Liam, a member of the LockerGnome community posed the question on LockerGnome.net, “Do you see the Windows XP theme as ugly?” This is a very interesting question.
Windows XP was an upgrade from either Windows 2000, ME, or 98 SE. At the time Windows XP went in to beta, I was using Windows 2000 as a primary operating system. Windows 2000 worked well for me as it was remarkably stable. When I caught eye of Windows XP Beta, the Luna UI was one of the first things I noticed. At the time, I thought it might be a joke. Luna wasn’t the prettiest theme, and its problems were more than just skin deep.
To add insult to injury, Luna appeared to actually slow down certain elements of the desktop. This slowdown, perceived or otherwise, was solved by switching to Classic Mode. Classic Mode makes the UI look more like Windows 2000. To me, speed is everything. Since Classic Mode gave me the performance I wanted and didn’t look absolutely terrible, I operated under that for the majority of the time.
I found out later that the Windows XP look and feel was actually a last-minute change and not one of the foundations of the upgrade. This could be one of the reasons why the desktop seemed poorly optimized under Luna.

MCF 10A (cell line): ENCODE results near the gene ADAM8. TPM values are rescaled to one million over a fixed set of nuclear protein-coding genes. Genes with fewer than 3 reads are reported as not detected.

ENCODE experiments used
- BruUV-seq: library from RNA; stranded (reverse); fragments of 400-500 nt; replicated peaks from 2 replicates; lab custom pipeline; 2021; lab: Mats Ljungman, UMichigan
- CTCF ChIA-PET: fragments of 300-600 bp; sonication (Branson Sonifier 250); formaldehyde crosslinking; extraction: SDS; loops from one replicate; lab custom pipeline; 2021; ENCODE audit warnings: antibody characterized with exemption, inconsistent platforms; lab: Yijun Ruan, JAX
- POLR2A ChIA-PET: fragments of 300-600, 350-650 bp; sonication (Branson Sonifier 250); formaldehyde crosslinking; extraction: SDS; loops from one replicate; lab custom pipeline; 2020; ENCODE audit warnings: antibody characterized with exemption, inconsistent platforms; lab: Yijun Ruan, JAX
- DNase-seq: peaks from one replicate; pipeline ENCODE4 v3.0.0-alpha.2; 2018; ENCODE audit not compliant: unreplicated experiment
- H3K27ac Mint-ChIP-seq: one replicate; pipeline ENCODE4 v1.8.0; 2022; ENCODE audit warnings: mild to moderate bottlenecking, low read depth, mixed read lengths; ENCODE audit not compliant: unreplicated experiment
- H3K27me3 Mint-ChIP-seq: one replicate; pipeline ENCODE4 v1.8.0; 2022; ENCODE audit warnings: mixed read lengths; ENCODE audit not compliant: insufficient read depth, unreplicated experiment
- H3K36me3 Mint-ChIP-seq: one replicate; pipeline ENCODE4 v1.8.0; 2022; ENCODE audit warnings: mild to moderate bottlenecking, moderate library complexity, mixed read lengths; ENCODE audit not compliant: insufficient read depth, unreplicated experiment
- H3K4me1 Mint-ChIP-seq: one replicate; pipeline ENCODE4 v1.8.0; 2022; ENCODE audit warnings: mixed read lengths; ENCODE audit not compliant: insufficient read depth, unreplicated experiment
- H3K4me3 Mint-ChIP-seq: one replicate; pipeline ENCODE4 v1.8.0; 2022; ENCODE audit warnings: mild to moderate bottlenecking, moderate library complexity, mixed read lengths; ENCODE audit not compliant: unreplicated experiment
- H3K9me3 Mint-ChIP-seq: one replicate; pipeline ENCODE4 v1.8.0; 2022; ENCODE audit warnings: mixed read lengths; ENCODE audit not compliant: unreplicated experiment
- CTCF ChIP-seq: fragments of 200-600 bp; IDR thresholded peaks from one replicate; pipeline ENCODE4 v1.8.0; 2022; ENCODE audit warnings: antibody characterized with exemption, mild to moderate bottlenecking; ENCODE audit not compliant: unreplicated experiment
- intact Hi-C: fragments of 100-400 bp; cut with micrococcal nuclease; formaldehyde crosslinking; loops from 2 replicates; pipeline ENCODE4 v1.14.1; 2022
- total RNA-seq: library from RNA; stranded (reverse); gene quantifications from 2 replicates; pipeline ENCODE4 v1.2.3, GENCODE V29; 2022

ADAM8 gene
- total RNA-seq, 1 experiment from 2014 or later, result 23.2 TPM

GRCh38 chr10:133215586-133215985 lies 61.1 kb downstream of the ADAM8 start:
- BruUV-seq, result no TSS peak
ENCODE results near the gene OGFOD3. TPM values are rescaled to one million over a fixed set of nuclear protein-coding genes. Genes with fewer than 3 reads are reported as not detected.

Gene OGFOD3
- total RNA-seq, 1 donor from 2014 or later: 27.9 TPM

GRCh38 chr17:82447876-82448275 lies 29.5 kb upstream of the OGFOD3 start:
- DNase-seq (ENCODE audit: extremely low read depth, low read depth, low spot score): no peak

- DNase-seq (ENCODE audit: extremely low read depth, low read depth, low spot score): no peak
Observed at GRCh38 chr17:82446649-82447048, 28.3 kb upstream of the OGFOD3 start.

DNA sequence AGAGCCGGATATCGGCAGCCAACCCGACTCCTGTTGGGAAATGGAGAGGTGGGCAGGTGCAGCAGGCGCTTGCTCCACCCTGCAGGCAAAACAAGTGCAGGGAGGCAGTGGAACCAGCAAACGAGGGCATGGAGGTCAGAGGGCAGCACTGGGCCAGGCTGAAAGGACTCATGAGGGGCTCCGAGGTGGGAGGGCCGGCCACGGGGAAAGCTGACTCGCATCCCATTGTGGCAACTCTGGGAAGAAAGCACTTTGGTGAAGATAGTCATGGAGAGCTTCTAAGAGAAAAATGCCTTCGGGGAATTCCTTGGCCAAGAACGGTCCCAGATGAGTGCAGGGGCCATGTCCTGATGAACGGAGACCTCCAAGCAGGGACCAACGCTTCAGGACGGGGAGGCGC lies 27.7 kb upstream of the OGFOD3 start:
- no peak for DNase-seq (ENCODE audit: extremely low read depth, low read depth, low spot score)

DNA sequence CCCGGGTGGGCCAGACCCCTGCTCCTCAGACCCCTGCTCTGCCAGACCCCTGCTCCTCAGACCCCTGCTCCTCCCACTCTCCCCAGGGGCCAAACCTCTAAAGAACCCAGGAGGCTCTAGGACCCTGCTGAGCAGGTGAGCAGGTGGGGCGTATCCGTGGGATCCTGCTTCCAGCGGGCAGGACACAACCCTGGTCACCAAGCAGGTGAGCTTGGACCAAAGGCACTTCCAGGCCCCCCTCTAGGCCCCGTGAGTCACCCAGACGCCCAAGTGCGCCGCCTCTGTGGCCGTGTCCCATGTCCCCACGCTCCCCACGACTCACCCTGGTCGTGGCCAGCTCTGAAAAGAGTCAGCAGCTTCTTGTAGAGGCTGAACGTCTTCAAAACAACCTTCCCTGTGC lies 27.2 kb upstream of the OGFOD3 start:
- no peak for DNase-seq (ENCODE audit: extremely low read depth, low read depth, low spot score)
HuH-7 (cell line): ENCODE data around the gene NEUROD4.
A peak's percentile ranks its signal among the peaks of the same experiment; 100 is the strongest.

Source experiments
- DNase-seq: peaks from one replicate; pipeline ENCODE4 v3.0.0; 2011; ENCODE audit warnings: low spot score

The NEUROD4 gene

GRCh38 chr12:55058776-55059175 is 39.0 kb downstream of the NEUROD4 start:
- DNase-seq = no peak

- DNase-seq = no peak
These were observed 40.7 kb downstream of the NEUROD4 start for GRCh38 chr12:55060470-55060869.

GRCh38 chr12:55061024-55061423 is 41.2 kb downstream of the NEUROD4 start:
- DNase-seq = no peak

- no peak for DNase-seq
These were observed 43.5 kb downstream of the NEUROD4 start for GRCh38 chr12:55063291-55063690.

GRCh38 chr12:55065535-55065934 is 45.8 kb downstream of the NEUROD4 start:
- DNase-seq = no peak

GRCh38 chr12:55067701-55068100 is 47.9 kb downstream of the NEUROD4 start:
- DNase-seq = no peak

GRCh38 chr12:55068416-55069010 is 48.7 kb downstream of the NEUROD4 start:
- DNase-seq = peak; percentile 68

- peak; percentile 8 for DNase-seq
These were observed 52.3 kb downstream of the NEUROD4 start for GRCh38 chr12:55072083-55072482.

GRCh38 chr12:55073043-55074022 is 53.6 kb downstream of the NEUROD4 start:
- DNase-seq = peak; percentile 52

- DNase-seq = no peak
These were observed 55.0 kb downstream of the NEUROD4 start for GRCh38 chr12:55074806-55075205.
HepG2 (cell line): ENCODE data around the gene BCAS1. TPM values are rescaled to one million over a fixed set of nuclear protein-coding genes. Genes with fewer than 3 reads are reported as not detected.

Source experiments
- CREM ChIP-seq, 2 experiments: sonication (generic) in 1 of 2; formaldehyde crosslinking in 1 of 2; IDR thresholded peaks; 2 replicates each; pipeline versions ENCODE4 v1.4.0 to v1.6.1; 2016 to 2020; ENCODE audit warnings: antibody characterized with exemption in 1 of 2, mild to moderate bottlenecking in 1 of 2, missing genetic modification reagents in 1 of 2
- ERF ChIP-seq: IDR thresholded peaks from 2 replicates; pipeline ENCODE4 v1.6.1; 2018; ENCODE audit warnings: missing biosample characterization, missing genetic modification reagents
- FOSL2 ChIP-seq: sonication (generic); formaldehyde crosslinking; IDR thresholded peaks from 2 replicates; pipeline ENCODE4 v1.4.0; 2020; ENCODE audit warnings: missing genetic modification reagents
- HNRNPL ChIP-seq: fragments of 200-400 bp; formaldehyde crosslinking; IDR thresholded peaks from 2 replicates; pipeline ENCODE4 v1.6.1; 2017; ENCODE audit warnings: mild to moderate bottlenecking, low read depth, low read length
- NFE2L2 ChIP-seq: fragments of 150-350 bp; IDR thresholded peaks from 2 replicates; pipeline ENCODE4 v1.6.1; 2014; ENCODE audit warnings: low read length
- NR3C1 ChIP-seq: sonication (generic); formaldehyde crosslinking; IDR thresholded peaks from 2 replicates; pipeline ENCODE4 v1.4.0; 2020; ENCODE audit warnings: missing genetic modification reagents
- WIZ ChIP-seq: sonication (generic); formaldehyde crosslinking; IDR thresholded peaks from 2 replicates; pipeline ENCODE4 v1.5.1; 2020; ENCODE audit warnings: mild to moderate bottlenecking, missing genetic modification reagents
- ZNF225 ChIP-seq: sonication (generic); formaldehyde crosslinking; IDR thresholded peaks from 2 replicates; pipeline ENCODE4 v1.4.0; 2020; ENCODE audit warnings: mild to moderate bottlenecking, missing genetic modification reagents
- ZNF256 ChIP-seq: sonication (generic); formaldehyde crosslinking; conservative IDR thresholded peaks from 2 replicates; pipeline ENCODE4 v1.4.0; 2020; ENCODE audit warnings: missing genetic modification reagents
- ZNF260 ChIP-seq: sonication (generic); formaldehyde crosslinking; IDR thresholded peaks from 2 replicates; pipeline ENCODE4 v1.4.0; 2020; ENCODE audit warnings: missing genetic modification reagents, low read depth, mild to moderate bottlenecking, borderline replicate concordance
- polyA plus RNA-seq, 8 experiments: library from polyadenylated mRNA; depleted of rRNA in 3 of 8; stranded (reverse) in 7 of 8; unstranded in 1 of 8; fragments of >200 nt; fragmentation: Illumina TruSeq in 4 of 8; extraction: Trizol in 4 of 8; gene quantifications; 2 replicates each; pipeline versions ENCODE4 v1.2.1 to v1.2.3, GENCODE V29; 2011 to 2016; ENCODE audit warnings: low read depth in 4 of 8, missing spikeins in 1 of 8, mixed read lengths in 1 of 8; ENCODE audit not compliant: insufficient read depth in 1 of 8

Another example of Windows falling short on their UI optimization came with Windows Vista. Aero was the new user interface that provided some of the shine that made Windows Vista look the way it did. If you had a capable system, Aero provided a pleasant look and feel, especially when compared to the Luna theme featured in XP.
Unfortunately, if you had a computer that failed to provide enough power to run the full Aero experience, Basic was the fallback. The Vista Basic theme stripped away the transparency and glass appearance that defined what Windows Vista looked like. Unfortunately, this didn’t appear to solve performance issues over classic mode, either.
This isn’t to say that Microsoft can’t come up with a good user interface. Aero in both Vista and Windows 7 is pleasant to look at and provides a modern desktop experience, as long as you have the hardware to support it. Windows 7 took giant steps forward towards optimizing the interface to run on more machines with less required overhead.